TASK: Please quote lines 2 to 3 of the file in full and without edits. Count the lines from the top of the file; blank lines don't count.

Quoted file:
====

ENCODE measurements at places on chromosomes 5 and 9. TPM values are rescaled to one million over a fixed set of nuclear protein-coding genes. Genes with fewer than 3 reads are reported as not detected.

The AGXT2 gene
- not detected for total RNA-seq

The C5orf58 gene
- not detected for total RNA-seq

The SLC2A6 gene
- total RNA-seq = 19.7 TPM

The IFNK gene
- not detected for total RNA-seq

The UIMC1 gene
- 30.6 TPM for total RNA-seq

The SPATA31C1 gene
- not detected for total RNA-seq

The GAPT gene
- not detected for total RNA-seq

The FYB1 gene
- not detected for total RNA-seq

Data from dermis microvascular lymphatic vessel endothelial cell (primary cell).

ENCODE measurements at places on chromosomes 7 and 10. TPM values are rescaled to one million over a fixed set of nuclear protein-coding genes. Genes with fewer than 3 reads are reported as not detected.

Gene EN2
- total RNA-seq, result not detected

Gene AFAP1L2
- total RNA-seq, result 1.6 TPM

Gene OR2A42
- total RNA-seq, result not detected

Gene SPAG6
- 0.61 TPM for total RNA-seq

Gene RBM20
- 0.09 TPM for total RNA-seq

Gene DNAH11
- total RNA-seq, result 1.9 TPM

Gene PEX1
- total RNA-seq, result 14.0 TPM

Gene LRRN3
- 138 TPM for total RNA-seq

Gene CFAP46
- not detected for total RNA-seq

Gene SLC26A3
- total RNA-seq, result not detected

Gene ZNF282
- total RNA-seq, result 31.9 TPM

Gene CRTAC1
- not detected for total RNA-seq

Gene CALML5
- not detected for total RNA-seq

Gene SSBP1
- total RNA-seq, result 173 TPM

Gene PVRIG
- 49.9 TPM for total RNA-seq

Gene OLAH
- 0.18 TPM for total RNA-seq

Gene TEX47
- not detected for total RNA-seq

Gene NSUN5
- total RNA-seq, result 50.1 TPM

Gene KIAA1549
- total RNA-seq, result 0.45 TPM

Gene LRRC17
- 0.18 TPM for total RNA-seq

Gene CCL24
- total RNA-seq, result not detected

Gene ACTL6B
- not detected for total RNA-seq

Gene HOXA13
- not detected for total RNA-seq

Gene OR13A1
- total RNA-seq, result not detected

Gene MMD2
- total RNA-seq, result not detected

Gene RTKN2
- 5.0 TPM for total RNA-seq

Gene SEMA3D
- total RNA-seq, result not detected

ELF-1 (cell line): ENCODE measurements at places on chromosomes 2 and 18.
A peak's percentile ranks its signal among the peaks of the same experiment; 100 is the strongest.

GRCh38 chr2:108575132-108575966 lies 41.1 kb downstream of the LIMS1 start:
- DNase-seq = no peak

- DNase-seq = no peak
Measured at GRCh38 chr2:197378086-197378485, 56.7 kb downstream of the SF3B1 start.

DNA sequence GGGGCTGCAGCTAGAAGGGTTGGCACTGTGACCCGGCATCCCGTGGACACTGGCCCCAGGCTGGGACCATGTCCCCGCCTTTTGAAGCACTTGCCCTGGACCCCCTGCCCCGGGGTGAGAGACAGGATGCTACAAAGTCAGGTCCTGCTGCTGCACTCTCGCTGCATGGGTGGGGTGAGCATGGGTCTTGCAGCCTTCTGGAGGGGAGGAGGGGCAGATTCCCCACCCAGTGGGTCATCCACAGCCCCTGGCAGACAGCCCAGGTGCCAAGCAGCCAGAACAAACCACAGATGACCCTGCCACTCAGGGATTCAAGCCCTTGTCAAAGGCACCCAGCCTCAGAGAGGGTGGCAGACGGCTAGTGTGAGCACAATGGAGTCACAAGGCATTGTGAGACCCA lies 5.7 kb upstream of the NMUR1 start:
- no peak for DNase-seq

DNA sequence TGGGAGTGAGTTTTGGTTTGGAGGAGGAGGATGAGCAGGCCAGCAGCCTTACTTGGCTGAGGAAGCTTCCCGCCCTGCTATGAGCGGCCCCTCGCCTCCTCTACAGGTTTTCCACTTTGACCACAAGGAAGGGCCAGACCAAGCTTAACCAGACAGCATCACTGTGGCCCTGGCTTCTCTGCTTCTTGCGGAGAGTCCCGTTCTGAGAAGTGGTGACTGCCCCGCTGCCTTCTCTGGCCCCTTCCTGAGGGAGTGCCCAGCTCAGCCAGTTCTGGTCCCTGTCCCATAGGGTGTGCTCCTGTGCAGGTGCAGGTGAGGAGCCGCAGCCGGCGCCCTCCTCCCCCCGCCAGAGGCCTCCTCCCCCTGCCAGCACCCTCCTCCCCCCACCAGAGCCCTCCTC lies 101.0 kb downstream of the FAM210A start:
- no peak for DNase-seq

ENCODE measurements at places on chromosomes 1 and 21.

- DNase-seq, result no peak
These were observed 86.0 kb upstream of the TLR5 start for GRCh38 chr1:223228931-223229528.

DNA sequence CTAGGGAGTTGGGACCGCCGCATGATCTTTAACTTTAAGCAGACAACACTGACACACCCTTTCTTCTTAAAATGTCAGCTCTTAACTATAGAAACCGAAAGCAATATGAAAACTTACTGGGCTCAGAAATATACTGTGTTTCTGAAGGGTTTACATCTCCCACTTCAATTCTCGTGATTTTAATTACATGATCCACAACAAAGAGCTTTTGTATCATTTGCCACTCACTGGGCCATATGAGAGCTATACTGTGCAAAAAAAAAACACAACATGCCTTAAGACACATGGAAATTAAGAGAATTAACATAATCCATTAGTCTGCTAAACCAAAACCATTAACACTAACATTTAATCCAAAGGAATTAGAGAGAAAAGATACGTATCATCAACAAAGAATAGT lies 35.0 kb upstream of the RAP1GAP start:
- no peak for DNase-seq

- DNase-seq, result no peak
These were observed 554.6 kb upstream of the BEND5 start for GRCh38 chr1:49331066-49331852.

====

The AGXT2 gene
- not detected for total RNA-seq